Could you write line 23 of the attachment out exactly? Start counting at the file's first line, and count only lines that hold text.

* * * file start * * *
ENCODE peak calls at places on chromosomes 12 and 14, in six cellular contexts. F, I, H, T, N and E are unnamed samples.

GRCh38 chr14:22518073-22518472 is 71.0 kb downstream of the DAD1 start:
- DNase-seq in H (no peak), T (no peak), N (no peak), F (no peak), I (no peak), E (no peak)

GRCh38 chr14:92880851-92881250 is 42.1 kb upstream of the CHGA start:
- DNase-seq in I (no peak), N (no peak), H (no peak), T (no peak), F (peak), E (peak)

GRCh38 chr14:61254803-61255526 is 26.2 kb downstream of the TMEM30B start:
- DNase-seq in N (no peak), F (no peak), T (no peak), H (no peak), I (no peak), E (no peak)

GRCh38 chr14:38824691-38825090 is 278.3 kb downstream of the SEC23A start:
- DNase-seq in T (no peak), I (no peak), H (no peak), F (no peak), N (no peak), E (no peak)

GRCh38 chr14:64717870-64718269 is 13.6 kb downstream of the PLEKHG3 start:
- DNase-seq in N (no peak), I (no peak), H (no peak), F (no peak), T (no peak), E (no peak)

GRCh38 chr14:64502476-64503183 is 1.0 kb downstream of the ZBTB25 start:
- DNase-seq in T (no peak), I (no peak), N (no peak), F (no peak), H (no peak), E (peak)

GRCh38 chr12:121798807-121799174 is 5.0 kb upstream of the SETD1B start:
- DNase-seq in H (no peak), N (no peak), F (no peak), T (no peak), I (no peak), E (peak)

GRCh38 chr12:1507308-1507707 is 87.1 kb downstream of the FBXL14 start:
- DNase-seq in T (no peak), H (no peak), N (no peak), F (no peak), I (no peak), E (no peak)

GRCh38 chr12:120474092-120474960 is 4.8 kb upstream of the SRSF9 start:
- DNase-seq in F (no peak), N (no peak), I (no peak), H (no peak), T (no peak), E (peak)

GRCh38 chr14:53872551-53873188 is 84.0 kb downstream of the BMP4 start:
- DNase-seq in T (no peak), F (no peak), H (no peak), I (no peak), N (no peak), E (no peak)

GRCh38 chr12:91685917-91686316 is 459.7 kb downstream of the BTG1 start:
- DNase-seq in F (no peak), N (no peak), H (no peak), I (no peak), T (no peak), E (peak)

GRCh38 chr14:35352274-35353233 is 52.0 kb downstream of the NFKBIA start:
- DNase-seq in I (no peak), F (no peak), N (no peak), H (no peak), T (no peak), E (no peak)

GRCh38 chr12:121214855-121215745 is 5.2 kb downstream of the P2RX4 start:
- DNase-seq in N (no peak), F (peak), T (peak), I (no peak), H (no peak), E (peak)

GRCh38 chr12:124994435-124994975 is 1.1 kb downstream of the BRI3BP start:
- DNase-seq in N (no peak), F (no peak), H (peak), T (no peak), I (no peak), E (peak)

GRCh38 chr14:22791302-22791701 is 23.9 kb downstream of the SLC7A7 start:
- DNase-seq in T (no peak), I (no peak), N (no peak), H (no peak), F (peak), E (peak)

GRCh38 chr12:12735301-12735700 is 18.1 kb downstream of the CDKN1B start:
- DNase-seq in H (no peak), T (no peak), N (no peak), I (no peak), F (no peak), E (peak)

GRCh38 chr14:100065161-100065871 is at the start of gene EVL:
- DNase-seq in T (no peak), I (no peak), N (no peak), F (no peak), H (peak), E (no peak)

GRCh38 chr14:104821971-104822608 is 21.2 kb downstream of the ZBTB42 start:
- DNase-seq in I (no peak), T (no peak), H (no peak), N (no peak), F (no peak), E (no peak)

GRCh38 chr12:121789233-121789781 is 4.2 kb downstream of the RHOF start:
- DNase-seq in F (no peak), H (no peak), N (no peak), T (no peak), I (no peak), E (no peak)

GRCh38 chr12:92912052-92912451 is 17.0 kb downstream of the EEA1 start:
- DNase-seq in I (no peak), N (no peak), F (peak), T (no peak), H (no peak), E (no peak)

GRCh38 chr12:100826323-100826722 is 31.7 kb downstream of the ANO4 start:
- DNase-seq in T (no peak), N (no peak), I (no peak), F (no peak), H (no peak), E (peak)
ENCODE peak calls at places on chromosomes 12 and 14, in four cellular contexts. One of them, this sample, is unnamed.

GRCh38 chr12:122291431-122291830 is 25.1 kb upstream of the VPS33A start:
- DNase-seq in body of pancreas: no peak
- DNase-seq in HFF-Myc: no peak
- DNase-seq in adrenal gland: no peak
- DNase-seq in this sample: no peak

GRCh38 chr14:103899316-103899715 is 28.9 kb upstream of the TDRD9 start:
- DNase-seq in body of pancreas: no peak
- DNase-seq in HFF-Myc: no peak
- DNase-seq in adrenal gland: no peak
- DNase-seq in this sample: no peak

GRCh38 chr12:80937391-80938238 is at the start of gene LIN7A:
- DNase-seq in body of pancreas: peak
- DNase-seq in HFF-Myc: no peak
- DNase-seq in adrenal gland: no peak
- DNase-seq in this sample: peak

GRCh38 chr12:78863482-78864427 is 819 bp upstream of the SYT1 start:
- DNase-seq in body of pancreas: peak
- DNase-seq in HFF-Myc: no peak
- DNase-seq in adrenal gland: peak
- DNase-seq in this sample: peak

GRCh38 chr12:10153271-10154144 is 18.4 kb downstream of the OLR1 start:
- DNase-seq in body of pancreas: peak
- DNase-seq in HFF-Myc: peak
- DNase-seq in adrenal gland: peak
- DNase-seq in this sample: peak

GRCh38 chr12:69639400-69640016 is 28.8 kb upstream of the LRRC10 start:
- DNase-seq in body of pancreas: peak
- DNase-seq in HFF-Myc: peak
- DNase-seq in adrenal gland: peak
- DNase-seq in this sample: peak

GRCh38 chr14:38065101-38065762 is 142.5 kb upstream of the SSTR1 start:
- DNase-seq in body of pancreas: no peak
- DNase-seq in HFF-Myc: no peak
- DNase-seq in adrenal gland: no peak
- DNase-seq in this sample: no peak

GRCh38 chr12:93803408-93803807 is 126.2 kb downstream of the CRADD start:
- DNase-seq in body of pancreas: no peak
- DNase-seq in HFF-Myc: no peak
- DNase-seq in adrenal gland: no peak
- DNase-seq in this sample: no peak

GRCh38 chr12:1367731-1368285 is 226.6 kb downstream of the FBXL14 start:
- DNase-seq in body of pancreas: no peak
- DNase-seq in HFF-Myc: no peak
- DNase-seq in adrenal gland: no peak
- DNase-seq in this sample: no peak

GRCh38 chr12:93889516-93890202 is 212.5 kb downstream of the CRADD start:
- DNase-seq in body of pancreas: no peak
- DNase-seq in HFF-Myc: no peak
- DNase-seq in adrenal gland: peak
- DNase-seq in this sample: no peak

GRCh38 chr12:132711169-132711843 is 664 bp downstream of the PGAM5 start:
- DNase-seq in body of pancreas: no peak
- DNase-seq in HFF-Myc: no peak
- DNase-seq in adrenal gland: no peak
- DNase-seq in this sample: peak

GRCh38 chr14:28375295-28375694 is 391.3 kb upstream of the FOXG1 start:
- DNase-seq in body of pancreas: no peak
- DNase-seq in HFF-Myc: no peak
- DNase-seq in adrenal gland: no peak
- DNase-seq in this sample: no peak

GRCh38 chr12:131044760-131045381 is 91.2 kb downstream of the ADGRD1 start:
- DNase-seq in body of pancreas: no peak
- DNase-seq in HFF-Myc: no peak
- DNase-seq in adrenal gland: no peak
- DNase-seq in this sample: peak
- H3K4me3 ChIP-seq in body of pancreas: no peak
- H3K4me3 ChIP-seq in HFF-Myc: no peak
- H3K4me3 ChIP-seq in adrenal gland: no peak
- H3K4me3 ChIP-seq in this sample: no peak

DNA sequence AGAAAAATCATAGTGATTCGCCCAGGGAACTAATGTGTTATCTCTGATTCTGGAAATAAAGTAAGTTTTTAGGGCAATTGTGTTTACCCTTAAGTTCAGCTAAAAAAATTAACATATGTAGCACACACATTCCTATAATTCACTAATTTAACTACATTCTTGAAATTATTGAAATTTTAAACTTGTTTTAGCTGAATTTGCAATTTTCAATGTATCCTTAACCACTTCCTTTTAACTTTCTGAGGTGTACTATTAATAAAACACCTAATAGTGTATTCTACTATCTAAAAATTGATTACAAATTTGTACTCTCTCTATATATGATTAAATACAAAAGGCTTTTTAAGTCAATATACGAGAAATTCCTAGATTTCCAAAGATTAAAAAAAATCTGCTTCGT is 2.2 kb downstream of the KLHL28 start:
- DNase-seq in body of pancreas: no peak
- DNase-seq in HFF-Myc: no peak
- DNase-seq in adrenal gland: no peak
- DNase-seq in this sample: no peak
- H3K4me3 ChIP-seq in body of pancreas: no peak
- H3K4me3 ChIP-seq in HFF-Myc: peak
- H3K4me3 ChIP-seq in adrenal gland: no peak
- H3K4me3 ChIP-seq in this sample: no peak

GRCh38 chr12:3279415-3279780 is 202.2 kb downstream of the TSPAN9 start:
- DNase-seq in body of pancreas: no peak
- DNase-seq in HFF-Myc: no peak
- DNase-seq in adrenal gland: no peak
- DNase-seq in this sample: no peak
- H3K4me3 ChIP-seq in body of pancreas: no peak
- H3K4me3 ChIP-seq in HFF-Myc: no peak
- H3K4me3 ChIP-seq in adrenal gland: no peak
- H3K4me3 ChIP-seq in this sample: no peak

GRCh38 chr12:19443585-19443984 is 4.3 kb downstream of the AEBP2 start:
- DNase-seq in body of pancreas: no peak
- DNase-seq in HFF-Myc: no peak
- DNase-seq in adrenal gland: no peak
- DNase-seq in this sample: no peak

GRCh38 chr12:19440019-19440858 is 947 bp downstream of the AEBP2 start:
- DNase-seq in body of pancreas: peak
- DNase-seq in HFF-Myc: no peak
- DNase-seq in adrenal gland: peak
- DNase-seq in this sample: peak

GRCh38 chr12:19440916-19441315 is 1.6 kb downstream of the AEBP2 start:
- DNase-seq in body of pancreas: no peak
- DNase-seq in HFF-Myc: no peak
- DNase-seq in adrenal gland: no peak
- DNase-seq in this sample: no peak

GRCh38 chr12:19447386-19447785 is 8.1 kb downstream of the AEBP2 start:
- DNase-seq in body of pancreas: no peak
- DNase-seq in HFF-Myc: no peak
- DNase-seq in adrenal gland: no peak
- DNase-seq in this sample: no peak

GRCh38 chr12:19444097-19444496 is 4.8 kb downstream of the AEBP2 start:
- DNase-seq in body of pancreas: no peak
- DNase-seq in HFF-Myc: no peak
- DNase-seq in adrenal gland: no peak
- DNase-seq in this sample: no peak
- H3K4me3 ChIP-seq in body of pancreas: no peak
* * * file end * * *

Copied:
- DNase-seq in F (no peak), N (no peak), H (no peak), I (no peak), T (no peak), E (peak)